An agreement does not produce the same results for everyone. Some benefit from its terms and others are harmed.
It remains to be seen who will be the winners and losers from the FYROM naming agreement – if and when it is implemented.
Already
there is one beneficiary. Even as the discussion was focused on the
FYROM issue, the government passed the worst medium-term fiscal
programme that the country has ever seen.
With
the passing of the omnibus bill by parliament, Greek citizens are being
saddled with what is essentially a fourth bailout memorandum, but
without money this time.
For the first
time in the nearly ten years of crisis, low income bracket pensioners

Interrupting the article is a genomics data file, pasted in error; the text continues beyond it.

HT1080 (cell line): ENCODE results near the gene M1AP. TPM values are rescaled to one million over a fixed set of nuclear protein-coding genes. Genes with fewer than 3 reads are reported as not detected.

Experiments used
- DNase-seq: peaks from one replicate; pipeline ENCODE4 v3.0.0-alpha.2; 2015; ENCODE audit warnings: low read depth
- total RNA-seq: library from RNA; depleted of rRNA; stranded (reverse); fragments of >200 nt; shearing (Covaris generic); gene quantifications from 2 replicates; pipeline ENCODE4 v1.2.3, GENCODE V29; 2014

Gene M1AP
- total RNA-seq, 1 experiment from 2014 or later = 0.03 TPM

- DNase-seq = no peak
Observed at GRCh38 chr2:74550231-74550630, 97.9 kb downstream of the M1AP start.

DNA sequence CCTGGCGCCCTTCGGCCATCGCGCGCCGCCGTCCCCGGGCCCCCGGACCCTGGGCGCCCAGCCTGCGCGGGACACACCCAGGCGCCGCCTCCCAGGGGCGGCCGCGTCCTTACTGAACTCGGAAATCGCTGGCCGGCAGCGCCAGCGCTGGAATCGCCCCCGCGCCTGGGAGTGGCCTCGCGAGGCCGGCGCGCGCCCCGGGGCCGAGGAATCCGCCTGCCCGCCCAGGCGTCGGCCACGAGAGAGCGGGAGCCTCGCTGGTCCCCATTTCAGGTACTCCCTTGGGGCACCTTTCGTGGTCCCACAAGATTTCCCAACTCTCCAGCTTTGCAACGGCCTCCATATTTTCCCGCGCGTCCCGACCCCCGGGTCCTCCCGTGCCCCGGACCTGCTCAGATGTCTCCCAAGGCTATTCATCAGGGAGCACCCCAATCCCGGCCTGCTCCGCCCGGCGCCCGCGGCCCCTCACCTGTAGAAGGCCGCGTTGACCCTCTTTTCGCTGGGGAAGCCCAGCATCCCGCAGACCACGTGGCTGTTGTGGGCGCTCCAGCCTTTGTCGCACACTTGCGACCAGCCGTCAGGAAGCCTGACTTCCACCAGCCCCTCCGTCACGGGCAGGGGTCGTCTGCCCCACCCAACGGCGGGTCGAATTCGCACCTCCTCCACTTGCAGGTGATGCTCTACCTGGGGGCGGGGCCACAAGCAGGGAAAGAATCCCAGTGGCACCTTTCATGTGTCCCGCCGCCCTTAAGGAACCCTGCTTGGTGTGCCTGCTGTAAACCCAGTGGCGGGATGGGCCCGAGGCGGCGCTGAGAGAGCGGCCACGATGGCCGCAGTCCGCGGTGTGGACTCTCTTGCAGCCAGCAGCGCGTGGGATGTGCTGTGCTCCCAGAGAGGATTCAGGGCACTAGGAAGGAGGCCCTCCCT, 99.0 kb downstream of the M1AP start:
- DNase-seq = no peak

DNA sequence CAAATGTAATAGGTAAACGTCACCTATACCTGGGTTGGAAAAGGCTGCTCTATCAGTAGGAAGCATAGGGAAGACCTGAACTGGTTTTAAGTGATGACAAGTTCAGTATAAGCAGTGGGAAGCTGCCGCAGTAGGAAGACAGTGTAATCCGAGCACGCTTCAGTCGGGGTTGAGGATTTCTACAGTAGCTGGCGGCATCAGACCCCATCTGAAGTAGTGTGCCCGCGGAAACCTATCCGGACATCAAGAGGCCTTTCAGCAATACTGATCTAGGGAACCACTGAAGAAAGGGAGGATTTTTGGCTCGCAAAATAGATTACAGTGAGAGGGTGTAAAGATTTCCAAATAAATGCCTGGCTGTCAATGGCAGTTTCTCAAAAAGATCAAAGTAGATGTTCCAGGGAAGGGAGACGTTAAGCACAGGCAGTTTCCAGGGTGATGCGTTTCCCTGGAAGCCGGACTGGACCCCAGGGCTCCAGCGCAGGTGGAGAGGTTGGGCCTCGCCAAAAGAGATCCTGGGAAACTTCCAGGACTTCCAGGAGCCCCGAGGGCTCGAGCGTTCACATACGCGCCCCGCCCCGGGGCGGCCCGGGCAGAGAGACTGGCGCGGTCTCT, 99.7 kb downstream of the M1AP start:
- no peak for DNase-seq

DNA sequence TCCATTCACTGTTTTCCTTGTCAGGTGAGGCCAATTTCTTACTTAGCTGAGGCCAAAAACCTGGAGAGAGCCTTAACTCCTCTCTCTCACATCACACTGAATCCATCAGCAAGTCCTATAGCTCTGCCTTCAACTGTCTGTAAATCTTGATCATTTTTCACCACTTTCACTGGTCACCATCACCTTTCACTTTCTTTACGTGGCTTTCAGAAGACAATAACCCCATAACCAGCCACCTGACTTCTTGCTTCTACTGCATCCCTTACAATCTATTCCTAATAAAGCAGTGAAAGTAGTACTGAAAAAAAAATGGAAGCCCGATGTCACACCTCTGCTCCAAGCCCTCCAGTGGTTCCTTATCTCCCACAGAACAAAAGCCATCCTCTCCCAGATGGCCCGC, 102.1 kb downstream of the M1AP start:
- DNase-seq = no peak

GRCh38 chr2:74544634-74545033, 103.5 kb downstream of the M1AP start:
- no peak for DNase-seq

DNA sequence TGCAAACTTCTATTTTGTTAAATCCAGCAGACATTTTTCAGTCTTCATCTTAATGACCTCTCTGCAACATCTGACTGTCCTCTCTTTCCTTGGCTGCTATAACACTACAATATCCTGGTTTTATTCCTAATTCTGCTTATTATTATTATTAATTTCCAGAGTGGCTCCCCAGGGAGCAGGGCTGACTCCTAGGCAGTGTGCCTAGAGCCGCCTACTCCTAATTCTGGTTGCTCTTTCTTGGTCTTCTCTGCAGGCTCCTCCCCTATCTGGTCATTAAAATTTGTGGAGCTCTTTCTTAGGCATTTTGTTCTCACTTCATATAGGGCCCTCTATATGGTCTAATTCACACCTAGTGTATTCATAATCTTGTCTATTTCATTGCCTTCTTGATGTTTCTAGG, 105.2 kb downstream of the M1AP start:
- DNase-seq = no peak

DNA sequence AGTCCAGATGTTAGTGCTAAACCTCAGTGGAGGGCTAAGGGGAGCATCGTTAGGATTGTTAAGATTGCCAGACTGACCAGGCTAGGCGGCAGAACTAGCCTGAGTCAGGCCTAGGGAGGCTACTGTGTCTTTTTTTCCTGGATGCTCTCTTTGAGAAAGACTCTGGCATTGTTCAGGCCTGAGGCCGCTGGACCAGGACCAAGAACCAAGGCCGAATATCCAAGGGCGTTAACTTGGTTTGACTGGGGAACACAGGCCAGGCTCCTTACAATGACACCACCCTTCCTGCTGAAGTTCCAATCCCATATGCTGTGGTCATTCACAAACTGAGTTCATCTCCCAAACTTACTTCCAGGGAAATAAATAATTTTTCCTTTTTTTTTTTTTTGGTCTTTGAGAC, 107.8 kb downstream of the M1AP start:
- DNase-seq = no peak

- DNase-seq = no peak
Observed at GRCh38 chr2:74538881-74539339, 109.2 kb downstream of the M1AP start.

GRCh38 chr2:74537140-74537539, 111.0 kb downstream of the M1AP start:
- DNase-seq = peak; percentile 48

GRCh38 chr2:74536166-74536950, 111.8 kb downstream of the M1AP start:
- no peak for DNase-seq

will suffer pension cuts, and the have-nots will see the tax-free
threshold reduced.
All of this is happening at a
time that there is no indication that in the coming period the
government’s fervent desire for debt relief will be satisfied.
It
would be politically inappropriate to use the agreement with FYROM as a
smokescreen, in order to pass the medium-term programme almost
unnoticed.
Citizens have the right to know what
awaits them, and the additional cost that they will be forced to pay,
when the current bailout ends and the country enters an era of strict
supervision.

The government benefited from the circumstances, but it cannot benefit at the expense of citizens.